I had a flash of deja vu a week or so ago, something triggered a childhood memory and I was struck by the oddest thought…I’ve somehow become the person I wanted to marry. I guess I’ve always been a planner, and I had a very clear vision of what I wanted as a child. I wanted to live in Northern Virginia, married to a man who was a lawyer, and who did international work. (What that actually meant was a little hazy to me, but that’s what I wanted.) I now live in Northern Virginia, and am a lawyer who facilitates criminal justice reform in other countries. (I have a better grasp now of what the job actually entails, which I’m sure is a relief to my boss.)
I didn’t plan it this way. I majored in Russian and secondary education in college and finished all the course work, except the student teaching, to qualify as a high school teacher. I didn’t decide to go to law school until the end of my junior year, and the whole process of making that decision was painful and jarring–it seemed daunting to me as a single woman. In law school, I never considered going into public service, I was pretty sure I wanted to be a litigator, and I wound up at a law firm in D.C. doing commercial litigation after graduation. Unhappy with private practice, I took a huge pay cut for a government job, unrelated to law, and wound up with a surprise transfer to my current position–it was not something I applied for.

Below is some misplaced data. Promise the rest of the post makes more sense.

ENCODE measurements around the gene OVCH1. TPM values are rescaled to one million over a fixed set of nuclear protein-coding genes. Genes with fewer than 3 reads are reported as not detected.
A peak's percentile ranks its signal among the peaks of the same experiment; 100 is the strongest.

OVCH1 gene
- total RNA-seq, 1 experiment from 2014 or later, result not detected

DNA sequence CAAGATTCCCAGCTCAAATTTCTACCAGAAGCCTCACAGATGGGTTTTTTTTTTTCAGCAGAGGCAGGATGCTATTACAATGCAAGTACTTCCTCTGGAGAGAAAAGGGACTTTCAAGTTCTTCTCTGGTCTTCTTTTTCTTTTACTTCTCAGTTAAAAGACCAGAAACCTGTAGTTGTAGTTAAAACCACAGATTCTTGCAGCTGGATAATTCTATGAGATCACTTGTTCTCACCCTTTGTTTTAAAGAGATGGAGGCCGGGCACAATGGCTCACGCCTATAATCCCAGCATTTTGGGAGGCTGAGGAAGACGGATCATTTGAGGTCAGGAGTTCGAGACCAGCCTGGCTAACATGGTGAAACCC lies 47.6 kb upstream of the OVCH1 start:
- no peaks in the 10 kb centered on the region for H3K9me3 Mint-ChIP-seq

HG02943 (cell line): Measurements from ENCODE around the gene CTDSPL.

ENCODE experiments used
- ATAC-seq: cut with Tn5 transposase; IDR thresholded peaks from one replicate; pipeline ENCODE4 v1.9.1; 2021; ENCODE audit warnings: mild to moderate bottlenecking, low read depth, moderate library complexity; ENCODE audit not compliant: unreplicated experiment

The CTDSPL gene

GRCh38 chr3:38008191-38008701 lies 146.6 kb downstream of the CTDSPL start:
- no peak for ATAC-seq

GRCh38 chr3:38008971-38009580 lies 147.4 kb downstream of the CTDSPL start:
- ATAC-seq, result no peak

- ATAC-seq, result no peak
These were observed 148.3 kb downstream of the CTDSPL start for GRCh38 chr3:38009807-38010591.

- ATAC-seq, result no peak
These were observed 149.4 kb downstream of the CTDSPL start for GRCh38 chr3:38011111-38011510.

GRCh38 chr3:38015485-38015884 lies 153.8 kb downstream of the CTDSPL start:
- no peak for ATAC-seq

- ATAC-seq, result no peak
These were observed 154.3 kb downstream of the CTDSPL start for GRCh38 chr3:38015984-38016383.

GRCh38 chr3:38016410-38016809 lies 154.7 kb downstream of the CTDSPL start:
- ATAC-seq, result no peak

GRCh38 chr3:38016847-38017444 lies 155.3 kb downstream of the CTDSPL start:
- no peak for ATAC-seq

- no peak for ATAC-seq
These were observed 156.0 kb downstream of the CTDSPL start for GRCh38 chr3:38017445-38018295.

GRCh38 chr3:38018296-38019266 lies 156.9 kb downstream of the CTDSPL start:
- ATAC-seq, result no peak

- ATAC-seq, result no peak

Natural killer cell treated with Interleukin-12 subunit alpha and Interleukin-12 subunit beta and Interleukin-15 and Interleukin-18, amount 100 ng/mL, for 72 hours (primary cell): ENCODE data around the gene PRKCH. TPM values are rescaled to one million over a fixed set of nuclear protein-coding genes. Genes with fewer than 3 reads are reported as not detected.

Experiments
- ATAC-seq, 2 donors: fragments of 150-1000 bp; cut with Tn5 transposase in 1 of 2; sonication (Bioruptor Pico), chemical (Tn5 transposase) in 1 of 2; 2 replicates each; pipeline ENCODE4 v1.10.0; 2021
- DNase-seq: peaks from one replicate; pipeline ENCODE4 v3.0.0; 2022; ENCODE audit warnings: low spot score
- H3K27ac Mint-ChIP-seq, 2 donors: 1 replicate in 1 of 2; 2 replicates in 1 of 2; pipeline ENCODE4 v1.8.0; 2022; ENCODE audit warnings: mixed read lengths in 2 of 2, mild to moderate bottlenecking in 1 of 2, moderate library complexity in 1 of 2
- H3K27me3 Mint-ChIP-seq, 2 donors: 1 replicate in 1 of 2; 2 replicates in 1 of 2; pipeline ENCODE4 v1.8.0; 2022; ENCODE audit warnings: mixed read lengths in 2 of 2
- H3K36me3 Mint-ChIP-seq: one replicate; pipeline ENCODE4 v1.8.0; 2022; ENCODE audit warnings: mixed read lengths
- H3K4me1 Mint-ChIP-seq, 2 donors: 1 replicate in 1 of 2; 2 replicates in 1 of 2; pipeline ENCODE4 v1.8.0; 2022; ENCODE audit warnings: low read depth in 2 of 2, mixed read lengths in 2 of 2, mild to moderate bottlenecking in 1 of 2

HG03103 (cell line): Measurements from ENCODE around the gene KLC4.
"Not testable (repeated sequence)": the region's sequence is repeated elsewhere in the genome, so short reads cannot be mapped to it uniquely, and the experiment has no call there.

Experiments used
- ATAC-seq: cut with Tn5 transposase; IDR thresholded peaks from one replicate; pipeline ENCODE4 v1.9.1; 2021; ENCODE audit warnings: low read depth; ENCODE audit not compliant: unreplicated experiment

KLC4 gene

I’m willing to admit that my interests have always been my interests, and I’ve gravitated towards them, even in the most circuitous ways. I also believe that I was working towards goals that I didn’t want to admit to myself. I’m also aware that I was very, very lucky.
I’m fascinated by the fact that my tween mormon self in Salt Lake City could not fathom that I could achieve the life I wanted in any other way than marrying into it. My thirty five year old self finds it odd that for someone who was so academically driven as a child, I was alarmingly without long term goals, or the concept that those goals were valid for a woman to possess. I think I would have told other girls to set goals and that they could be anything they wanted, but I was so disbelieving of that concept, that I wouldn’t even allow myself to admit that this career was what I wanted. No one told me I couldn’t achieve, I just set those boundaries myself. And then, over years of tiny decisions, negated those boundaries. I’m horrified and relieved; embarrassed and proud. Crazy what a little nudge of deja vu can reveal.
So how do we help girls avoid the mental boundaries? How can we get them to not only repeat the cliche of “follow your dreams,” but actually visualize themselves doing it?